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Language and Learning Group Seminar: Laura Lindsay “How to preschoolers formulate their utterances?”


Next week we will have our next Language and Learning Group seminar meeting. Laura Lindsay will be presenting a talk entitled “How to preschoolers formulate their utterances?” The talk will be at 15:00 on the 3rd of March.



The transition infants make from understanding language to using language is a major developmental milestone. But getting to that point is a significant challenge: a typical child understands more than fifty words before they even begin to produce their first, and can parse complex grammatical sentences before being able to produce holographic two word phrases. This gap between comprehension and production exists because language production involves the coordination and overlap of a series of complex cognitive processes. To produce a sentence, speakers need to coordinate retrieving the correct words from memory and imposing a linear order on them, so their utterance is both grammatical and also conveys their intended message. Surprisingly, we don’t know much about how children cross this production gap. There has been a lot of work looking at how children learn the words and grammar of their language (funnily enough, by focusing on their production). Similarly, complex models have been developed to explain how speakers produce words and sentences. But very little work has actually combined these two fields to investigate how the mechanisms underlying children’s production system develops. In this talk, I will present two eyetracking experiments asking whether preschoolers formulate their utterances in the same way as adults. To do this, we tracked their eye movements as they described simple pictures. Specifically, we asked two separate but related questions: 1) what strategy do children use to guide sentence formulation and is this the same as adults, and 2) what online processes do children use during sentence production, and are these the same as adults? To answer these questions, we analysed how children and adults inspected the pictures before speaking – telling us about the strategies they used to guide sentence formulation – and also how they inspected the pictures whilst speaking – telling us about the online processes during sentence production. Overall, our results suggest that preschoolers and adults formulate their utterances in similar ways.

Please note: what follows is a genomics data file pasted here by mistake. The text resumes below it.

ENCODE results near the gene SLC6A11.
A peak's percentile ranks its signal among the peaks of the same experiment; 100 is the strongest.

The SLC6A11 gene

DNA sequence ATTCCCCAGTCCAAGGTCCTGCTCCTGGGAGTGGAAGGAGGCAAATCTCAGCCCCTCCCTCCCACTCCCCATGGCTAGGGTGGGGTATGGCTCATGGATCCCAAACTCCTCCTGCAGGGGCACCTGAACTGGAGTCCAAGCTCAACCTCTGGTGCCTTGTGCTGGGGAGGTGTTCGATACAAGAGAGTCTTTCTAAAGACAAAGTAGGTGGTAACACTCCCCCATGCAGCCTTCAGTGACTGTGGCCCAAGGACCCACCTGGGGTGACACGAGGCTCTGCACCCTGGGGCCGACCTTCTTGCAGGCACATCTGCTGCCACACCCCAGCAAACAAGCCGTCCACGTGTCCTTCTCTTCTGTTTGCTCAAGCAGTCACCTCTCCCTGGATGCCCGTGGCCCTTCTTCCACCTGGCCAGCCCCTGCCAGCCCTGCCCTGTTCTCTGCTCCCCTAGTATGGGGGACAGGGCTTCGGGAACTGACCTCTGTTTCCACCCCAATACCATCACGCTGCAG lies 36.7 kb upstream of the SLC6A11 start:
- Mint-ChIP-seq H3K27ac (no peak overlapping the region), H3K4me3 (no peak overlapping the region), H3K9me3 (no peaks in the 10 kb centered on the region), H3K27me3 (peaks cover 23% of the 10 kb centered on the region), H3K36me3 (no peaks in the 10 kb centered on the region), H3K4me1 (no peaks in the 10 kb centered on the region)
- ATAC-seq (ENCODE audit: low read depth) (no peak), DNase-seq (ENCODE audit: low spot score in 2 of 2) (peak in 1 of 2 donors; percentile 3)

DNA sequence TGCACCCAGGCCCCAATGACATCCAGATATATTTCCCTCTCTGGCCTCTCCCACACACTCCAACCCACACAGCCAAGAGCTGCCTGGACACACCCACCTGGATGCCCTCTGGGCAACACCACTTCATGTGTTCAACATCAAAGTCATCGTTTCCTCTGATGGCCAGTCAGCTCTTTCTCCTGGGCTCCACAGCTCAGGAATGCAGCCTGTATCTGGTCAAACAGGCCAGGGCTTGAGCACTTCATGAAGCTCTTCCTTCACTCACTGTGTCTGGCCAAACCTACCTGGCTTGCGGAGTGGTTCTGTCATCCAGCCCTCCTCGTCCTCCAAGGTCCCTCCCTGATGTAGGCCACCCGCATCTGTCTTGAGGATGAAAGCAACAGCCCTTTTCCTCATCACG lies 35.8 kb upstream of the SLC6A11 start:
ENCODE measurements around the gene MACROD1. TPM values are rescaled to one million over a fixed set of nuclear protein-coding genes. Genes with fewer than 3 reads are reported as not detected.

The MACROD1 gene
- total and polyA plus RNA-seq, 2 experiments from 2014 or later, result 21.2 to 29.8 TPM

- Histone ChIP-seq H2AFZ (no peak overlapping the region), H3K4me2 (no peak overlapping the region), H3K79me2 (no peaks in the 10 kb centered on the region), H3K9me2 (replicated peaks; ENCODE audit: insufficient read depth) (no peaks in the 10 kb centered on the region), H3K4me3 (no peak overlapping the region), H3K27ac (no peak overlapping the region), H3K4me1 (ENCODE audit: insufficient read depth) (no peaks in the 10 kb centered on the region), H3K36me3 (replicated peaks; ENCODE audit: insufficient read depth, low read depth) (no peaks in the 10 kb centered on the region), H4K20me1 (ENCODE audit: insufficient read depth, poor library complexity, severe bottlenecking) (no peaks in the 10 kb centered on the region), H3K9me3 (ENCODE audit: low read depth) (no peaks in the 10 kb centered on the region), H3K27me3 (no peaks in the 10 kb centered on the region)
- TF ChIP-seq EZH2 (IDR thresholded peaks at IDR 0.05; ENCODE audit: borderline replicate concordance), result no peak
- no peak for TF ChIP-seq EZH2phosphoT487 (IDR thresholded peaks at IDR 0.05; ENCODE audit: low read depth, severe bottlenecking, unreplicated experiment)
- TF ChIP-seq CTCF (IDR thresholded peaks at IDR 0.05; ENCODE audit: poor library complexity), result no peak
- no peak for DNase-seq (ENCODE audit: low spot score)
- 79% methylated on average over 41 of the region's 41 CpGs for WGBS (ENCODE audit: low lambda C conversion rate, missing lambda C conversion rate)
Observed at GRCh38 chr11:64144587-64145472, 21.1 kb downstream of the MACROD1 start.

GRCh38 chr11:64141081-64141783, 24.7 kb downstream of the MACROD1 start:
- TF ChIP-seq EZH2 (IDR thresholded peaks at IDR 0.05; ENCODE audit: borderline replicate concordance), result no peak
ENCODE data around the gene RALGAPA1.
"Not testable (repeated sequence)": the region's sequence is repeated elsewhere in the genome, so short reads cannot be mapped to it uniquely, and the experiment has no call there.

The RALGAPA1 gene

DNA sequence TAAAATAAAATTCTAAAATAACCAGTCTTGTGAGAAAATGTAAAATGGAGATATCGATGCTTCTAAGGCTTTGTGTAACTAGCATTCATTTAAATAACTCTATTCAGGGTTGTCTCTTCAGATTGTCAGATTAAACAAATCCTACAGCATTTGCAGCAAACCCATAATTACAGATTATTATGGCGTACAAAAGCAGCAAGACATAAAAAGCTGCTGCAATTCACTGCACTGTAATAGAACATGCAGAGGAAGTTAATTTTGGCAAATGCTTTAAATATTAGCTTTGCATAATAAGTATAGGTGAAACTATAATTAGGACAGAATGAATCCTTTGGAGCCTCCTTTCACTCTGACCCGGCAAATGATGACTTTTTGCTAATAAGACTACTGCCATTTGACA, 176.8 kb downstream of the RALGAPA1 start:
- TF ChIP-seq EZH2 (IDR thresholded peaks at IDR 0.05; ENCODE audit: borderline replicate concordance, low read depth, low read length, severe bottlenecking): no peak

Contact: Jacob Barker

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